Sell Out Republicans

Discussion in 'General Gun Discussions' started by InkEd, Apr 10, 2013.

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  1. sarge83

    sarge83 Member

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    I disagree with those who think the Republican party is not falling apart. At the national level it is a shambles with no leadership, flailing about like a drowning man. They no longer have any core issues they will not willingly bargain away in the name of bi-partisanship or getting something done. We need to get something done! Why? Frankly in most cases I don't want anything done, because they screw up everything they touch, both parties. Now the House is supposed to stop this if it gets out of the senate. Really, John Boehner and Eric Cantor stopping anything?

    The logic behind getting this on the floor for a vote to then vote against it is CYA mode for these liberal senators. Why would you allow something you know to be wrong, against the laws of God and nature and against the Bill of Rights to see the light of day for a vote? As posted before we heard this same line of thinking with obamacare and we saw how that turned out. The Republicans are the stupid party and are incapable of learning anything from history.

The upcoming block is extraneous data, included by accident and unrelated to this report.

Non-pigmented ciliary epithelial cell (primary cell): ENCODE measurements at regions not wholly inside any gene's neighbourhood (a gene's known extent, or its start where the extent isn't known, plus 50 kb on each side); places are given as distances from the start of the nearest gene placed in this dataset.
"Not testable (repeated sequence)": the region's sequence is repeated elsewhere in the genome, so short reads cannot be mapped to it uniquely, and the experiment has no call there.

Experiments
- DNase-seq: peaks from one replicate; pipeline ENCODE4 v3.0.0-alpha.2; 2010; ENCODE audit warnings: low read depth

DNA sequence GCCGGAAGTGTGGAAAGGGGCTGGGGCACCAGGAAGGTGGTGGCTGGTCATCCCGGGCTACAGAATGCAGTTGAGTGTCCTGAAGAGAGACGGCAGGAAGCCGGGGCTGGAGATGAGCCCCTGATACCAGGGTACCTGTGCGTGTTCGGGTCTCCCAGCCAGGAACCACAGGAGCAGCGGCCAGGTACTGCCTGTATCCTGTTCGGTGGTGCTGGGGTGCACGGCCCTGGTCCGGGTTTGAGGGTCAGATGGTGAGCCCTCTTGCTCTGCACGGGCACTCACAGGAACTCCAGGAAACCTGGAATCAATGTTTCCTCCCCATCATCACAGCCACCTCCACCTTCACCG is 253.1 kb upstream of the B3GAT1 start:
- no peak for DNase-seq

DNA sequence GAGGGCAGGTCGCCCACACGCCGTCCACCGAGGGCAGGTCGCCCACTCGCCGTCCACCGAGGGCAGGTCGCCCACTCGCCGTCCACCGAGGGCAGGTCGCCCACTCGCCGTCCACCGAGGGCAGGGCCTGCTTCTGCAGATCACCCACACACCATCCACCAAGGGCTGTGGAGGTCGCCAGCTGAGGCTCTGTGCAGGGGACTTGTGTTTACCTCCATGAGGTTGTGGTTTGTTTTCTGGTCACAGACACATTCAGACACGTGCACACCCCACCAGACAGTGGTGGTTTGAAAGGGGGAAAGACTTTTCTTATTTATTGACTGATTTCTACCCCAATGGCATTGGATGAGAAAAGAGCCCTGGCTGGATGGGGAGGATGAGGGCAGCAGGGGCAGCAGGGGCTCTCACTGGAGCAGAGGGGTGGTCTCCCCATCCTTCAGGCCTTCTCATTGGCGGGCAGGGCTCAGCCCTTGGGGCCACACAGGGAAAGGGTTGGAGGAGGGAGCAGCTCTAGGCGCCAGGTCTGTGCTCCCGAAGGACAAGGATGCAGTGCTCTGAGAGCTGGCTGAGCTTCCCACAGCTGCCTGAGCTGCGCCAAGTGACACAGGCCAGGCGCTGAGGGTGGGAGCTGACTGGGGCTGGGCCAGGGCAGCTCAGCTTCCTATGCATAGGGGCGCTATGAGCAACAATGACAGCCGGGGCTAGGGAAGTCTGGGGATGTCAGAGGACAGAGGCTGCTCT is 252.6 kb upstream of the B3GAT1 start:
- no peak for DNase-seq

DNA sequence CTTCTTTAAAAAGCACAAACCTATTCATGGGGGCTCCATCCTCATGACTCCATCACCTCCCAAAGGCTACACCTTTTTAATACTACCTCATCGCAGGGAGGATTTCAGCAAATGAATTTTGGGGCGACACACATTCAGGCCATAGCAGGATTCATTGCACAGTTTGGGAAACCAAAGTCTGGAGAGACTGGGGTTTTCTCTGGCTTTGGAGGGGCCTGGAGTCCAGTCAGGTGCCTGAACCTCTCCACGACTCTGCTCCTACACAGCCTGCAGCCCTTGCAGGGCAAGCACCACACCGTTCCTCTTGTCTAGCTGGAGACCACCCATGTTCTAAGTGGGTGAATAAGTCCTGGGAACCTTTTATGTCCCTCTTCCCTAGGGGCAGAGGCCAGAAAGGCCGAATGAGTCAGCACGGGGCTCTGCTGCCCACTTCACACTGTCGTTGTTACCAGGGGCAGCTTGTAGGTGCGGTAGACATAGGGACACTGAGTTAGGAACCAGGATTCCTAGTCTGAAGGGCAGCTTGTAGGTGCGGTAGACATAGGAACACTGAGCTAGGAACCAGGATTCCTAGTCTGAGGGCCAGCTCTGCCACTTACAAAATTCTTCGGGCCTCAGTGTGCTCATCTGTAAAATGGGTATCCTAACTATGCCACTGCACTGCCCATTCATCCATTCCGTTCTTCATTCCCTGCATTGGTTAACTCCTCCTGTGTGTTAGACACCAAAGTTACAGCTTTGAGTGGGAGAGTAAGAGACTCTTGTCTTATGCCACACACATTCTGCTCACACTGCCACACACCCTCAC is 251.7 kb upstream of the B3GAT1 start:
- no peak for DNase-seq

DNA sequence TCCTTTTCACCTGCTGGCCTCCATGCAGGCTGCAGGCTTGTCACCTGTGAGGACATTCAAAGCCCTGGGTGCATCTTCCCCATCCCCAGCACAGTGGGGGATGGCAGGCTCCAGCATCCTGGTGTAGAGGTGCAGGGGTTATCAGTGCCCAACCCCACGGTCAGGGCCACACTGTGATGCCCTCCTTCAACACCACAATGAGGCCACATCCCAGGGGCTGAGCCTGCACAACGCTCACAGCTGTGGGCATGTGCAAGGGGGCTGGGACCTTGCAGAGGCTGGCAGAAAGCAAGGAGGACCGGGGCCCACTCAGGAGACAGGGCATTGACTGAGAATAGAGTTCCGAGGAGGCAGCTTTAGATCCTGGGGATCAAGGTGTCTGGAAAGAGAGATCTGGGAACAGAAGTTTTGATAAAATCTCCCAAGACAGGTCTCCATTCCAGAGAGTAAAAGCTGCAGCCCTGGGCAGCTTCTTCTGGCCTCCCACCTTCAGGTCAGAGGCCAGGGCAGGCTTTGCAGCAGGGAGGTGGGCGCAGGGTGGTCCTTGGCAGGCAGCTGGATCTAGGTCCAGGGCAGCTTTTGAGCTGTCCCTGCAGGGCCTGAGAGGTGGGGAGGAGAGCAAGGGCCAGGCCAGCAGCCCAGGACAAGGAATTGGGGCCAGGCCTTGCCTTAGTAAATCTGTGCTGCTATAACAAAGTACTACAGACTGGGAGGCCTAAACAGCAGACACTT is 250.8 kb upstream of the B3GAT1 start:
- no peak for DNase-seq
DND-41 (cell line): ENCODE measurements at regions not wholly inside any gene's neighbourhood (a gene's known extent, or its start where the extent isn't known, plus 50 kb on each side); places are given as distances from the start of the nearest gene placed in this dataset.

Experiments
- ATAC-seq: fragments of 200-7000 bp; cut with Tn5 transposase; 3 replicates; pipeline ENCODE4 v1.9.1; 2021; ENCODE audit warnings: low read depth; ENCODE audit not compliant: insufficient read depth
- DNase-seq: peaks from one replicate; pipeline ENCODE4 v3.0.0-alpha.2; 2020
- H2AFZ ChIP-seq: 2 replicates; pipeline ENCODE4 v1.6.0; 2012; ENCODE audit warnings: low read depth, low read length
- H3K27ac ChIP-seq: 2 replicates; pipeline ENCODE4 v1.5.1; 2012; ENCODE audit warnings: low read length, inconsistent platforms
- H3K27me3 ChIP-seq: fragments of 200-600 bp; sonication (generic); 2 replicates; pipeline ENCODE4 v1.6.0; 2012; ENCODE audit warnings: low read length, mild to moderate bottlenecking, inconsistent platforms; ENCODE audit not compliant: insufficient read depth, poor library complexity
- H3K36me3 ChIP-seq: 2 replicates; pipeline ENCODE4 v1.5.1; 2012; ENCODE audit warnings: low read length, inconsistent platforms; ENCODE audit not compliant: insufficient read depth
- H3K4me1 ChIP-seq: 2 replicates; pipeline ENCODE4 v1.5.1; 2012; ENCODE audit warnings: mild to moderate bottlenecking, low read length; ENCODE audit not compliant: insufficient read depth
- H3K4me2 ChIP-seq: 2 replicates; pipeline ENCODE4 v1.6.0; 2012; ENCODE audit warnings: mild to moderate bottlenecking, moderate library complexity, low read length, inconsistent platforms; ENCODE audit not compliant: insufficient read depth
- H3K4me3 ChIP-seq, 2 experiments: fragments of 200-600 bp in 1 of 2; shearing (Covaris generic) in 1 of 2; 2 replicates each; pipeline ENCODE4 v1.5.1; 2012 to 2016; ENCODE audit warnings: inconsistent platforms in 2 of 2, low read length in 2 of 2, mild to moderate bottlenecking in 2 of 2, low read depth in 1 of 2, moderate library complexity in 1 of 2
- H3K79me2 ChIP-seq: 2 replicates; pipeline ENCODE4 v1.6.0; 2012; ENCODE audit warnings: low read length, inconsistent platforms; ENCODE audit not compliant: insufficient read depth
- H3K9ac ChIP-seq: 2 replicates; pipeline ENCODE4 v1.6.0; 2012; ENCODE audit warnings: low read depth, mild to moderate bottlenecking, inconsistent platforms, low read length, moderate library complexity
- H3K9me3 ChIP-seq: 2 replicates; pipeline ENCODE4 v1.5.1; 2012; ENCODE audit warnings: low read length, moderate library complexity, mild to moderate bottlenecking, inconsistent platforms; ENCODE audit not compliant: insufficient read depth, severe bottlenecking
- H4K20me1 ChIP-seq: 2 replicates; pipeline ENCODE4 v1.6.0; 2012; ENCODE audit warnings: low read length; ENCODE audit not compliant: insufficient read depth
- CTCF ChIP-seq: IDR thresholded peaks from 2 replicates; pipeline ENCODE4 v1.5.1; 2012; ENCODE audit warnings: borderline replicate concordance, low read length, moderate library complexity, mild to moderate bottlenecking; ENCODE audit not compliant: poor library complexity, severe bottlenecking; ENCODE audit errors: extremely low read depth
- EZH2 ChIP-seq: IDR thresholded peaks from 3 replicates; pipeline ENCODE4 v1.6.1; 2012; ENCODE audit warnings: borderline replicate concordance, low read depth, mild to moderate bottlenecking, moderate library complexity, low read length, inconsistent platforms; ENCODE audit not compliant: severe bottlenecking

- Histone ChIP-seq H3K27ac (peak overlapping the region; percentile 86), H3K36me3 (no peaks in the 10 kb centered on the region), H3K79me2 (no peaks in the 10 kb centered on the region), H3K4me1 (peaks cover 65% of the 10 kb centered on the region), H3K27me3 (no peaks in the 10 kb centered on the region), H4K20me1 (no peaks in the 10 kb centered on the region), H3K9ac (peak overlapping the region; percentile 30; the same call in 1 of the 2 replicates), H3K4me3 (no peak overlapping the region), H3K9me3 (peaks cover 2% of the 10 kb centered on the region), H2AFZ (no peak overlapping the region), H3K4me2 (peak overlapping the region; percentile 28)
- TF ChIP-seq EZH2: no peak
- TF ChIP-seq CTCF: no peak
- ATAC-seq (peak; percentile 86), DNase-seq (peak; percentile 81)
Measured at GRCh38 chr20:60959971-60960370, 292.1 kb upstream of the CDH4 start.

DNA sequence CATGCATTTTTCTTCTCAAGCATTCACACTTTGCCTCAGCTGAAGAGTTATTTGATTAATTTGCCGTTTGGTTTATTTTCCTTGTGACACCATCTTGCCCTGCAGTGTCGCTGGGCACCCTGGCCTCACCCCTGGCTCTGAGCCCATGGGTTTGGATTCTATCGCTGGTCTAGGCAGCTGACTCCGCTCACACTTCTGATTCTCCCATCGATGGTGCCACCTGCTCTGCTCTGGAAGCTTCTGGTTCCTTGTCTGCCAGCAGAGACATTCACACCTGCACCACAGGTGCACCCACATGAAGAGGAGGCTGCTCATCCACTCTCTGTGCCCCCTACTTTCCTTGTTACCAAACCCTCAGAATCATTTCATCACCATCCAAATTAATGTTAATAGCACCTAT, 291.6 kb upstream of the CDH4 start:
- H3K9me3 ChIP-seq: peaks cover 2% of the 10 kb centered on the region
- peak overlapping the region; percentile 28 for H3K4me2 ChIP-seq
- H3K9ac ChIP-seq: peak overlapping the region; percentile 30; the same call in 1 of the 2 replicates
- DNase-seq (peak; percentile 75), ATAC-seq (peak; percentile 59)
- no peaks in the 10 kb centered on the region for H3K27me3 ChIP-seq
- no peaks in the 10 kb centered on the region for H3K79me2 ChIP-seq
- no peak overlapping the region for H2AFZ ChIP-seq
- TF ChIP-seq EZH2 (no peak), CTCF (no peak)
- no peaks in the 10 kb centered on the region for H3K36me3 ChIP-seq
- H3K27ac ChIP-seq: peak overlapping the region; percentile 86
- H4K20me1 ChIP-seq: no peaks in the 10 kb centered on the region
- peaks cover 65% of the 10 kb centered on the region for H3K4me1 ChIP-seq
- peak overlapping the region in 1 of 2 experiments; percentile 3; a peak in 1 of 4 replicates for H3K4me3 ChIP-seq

The only bunch that seems to have a spine is the Tea Party Republicans.
     
  2. OldTex

    OldTex Member

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    The part that irks me is that they voted to ban filibuster on a bill THEY HADN'T EVEN SEEN YET. I'm sick and tired of these guys voting on bills they haven't read and carefully studied.
     
  3. Highland Ranger

    Highland Ranger Member

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    I understand chess, I understand non-linear, the long game, etc.

    But . . . . Toomey with an NRA A rating . . . . .why would he want to put his name on this bill? How is he not selling out?

    Splain the grey to me. Splain why any of them should be trusted beyond their own self interest.
     
  4. PabloJ

    PabloJ member

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    I would not worry about it with every election the republican party has fewer and fewer voters while the ranks of democratic party are growing at the same time.
     
  5. Old Fuff

    Old Fuff Member